The United States of Debt: Why Some See It as a Good Thing

The United States of Debt: Why Some See It as a Good Thing

In our quest for upward financial mobility, debt plays an increasingly big role.

Eight in 10 Americans are now in debt of some kind, according to a new report by the Pew Charitable Trusts.

Debt can be an important tool in building wealth—by helping you launch a business, perhaps, or get a degree that improves your earning potential. But it can also be a drain that hinders you from saving or coping with a financial emergency.

So what are we borrowing for? A mortgage is the most common form of debt, with  44% of Americans owing money on their homes.

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Gen Xers are especially susceptible; more than 56% have mortgage loans, and most owe more than $100,000. That’s $30,000 more than the typical Boomer and twice as much as the typical Millennial.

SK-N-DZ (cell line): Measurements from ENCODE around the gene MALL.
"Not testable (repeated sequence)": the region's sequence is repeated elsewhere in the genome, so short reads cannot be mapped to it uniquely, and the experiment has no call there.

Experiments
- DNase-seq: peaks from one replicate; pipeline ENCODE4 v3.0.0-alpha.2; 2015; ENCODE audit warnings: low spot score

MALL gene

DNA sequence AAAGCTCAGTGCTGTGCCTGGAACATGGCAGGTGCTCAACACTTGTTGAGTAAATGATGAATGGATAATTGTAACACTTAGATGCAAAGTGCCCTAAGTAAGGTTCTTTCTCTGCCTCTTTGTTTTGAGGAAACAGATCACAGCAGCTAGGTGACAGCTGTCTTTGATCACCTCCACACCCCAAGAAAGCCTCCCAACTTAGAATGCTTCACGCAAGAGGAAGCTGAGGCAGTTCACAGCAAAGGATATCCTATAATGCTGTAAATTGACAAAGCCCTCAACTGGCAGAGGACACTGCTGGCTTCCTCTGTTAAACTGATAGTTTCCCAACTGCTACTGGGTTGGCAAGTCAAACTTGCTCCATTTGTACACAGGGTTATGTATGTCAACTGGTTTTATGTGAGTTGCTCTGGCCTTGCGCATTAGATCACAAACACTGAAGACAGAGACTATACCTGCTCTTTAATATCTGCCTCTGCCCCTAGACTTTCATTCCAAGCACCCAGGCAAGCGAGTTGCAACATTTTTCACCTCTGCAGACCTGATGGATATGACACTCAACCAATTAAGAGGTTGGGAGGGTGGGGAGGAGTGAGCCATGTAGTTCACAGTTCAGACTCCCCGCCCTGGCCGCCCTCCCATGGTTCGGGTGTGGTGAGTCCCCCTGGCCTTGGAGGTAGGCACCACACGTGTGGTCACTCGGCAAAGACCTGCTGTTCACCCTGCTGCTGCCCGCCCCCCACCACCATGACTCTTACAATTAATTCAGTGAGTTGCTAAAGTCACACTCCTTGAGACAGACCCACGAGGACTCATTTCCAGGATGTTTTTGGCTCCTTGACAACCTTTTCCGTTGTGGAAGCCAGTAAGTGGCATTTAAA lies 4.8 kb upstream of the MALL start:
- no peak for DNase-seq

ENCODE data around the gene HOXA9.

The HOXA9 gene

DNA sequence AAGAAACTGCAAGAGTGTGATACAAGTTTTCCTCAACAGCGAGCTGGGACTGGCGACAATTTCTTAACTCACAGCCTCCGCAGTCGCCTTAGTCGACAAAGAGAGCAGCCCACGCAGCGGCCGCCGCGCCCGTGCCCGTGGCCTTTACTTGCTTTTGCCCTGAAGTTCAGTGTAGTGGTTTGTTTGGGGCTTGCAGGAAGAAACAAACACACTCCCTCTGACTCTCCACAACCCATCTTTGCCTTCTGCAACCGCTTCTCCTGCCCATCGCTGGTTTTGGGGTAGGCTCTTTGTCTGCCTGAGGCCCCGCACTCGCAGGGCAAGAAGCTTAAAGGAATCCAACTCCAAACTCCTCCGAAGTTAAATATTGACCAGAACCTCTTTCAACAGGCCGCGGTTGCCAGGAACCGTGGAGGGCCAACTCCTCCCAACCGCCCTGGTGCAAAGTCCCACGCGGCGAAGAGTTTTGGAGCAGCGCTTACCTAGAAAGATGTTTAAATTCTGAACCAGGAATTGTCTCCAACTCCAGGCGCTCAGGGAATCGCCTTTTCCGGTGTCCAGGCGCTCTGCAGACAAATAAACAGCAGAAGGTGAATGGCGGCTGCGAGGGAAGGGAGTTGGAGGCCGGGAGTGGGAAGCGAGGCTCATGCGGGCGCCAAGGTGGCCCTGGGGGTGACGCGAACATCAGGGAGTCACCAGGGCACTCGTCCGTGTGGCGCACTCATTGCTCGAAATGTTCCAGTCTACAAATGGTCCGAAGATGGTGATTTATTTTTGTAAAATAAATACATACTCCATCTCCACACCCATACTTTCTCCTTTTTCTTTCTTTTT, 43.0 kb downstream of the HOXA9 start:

Younger Americans are the most likely to be saddled with college loans; more than four in 10 Millennials (41%) are starting their working lives with student debt.

Still, debt increasingly follows Americans into their golden years.

Eighty percent of Baby Boomers are in debt—and almost half are still paying off their homes. Even among the oldest Americans, known as the Silent Generation, debt is rampant: 56% of these mostly retired Americans have some form of debt.

When Pew asked about attitudes toward nonmortgage debt, 69% of Americans expressed a love-hate relationship, indicating that it was a necessity in their lives but that they preferred not to have it.

Almost as many (68%) said that loans and credit cards have expanded their opportunities by allowing them to make purchases or investments that their income and savings alone could not support.

Interestingly, the Silent Generation was twice as likely as Gen X to say that debt has been a positive force.

One possible explanation? "Many Gen Xers are carrying student loan debt later into life when many have college-bound teenagers,” noted Diana Elliott, research manager for financial security and mobility at Pew.

“These same Gen Xers, nine out of 10, believe their children will receive a scholarship, grant, or both, but the reality of that happening is quite lower.”

Whatever your demo, read up on the common debt mistake you can’t afford to make.

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